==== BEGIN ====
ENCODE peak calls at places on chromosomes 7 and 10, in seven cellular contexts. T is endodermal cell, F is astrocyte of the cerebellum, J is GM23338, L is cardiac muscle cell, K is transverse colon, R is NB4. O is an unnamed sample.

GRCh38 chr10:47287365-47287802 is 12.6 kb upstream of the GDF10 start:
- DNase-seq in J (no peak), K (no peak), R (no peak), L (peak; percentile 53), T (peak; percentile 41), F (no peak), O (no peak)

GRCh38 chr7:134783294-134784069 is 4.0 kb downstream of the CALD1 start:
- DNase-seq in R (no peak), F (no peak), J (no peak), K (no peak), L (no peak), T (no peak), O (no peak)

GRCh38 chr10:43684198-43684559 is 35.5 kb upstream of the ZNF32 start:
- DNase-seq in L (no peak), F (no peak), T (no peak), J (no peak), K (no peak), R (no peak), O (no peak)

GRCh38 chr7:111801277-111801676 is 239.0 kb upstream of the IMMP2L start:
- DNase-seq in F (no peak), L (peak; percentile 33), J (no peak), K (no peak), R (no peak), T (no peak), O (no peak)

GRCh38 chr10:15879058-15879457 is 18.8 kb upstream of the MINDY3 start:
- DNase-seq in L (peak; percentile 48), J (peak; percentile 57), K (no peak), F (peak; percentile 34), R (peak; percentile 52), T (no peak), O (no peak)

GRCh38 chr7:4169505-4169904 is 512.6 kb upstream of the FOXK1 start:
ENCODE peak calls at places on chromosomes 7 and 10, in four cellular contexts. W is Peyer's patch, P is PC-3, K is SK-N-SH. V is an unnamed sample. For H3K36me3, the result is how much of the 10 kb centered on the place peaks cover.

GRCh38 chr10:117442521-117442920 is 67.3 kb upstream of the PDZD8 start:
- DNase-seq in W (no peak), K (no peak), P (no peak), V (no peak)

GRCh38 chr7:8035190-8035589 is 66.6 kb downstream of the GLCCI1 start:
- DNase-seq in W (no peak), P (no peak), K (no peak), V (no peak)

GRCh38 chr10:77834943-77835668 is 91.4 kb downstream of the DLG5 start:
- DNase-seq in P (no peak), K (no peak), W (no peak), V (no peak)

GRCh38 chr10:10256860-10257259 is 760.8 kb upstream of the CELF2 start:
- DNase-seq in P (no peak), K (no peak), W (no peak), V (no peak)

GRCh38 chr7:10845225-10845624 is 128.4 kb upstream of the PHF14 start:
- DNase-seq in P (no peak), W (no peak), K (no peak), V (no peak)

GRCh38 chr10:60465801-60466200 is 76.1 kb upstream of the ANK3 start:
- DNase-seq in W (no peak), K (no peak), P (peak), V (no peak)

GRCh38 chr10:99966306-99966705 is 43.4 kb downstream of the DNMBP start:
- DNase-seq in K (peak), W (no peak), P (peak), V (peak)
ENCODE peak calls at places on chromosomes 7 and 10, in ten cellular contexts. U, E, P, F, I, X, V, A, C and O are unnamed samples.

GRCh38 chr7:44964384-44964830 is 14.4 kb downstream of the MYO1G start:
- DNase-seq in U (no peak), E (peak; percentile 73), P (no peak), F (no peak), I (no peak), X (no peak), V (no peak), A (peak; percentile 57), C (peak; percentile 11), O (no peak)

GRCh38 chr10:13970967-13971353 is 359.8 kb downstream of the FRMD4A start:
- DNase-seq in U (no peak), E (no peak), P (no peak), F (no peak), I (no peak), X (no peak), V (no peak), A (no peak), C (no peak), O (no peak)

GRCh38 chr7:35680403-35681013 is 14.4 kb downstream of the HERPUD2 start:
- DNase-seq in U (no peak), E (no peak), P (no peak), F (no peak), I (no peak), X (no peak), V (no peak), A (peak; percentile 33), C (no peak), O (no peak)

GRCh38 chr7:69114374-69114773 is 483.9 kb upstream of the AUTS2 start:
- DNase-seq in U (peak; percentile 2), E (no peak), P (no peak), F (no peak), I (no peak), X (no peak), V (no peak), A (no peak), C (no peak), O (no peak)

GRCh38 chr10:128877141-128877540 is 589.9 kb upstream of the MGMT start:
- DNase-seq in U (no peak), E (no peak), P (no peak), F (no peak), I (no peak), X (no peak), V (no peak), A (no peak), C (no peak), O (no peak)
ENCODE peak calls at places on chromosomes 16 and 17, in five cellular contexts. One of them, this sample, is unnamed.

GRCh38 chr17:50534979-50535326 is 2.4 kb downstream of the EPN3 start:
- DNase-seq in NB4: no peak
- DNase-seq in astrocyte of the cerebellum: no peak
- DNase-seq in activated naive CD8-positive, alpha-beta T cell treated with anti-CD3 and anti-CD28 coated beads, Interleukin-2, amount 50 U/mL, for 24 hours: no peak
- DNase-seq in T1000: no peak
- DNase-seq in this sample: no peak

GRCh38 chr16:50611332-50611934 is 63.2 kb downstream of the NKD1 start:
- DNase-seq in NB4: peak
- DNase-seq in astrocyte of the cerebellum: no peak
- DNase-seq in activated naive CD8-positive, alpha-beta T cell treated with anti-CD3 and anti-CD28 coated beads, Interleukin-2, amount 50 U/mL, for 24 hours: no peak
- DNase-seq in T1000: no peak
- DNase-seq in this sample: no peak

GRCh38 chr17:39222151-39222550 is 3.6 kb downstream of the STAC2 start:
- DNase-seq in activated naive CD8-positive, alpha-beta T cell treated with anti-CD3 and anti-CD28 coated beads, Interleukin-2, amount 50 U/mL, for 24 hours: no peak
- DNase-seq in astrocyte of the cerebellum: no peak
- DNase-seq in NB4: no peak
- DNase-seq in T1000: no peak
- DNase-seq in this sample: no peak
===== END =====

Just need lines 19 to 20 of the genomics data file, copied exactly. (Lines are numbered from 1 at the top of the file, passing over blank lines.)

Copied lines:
- DNase-seq in P (no peak), K (no peak), W (no peak), V (no peak)

GRCh38 chr10:10256860-10257259 is 760.8 kb upstream of the CELF2 start: